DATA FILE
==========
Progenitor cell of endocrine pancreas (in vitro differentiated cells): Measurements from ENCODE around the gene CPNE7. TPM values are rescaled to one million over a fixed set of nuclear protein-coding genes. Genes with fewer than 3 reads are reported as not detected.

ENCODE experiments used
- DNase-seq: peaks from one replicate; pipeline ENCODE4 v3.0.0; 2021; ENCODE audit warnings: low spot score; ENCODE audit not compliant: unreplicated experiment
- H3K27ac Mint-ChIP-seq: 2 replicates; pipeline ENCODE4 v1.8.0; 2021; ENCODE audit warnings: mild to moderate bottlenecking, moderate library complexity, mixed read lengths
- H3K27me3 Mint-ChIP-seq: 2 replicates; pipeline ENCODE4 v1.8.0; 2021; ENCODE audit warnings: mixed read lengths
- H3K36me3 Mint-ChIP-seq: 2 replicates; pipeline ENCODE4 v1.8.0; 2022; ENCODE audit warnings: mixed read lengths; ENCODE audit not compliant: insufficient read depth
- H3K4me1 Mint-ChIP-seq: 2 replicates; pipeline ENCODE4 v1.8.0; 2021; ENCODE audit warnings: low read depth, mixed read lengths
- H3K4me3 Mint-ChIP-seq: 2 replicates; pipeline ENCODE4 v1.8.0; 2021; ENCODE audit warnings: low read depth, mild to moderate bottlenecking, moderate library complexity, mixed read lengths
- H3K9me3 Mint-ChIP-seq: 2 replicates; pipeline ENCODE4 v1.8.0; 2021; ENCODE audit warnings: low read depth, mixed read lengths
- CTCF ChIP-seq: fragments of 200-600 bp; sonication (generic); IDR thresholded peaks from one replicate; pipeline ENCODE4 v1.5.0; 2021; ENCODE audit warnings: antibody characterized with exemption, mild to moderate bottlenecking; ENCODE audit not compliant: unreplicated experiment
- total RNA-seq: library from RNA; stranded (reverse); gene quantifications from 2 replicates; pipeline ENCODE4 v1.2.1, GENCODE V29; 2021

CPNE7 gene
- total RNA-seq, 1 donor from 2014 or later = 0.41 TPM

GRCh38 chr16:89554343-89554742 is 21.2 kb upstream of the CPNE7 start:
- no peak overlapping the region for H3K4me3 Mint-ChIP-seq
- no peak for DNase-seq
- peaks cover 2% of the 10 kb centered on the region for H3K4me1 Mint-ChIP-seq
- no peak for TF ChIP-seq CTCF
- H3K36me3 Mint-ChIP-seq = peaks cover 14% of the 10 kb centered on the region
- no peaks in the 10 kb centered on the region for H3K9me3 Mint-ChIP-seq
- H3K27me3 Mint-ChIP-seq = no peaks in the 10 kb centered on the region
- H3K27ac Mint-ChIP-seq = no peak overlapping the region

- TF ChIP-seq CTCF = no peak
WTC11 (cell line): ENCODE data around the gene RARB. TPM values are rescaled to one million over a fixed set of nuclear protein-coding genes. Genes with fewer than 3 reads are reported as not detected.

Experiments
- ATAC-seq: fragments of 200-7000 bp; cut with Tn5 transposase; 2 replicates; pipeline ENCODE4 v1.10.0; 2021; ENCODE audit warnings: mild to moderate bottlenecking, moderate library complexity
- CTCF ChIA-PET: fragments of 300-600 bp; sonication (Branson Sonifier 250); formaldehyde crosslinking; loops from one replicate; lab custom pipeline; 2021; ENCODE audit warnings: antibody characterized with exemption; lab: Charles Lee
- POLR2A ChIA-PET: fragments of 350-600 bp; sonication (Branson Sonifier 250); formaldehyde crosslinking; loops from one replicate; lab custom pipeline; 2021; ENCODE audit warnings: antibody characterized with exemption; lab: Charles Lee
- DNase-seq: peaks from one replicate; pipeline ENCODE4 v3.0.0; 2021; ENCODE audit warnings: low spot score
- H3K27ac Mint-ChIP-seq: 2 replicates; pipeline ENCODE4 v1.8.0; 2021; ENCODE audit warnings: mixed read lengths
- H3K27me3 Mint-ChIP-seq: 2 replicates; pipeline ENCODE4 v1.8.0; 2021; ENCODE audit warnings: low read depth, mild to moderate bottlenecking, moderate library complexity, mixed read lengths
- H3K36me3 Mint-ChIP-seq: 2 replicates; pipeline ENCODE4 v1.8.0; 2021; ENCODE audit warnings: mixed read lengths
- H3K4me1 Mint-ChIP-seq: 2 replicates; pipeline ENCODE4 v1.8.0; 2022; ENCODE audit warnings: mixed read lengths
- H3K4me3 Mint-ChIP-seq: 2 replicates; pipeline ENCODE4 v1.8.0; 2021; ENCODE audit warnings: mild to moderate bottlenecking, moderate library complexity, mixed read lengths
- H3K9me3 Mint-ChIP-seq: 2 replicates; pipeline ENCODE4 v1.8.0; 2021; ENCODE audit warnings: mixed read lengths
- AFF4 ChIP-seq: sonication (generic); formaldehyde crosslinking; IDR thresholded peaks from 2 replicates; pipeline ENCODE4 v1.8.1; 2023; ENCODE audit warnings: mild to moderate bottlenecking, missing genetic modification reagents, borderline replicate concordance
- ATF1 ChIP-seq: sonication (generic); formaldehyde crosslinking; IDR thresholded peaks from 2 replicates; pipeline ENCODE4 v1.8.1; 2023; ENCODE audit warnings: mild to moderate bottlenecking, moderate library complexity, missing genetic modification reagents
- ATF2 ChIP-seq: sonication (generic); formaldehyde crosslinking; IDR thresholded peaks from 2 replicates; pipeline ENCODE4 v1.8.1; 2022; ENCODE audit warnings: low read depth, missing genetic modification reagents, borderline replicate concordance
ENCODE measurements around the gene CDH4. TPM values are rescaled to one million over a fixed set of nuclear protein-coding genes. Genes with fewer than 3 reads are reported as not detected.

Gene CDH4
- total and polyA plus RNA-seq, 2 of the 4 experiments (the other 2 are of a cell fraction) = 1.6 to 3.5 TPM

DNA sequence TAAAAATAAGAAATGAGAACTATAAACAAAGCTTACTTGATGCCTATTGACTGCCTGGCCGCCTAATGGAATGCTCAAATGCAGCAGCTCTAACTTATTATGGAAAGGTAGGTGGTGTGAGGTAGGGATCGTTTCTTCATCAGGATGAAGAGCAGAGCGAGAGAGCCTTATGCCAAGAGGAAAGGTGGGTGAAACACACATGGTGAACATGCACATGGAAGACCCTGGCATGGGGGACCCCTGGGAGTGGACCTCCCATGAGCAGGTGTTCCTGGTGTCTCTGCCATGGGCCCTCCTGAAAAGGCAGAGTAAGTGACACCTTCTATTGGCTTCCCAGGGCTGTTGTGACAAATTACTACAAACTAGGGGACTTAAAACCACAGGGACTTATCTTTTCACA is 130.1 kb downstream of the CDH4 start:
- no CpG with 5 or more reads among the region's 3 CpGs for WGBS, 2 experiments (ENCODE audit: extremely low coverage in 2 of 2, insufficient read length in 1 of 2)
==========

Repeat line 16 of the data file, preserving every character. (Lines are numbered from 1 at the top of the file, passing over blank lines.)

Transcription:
- no peak for DNase-seq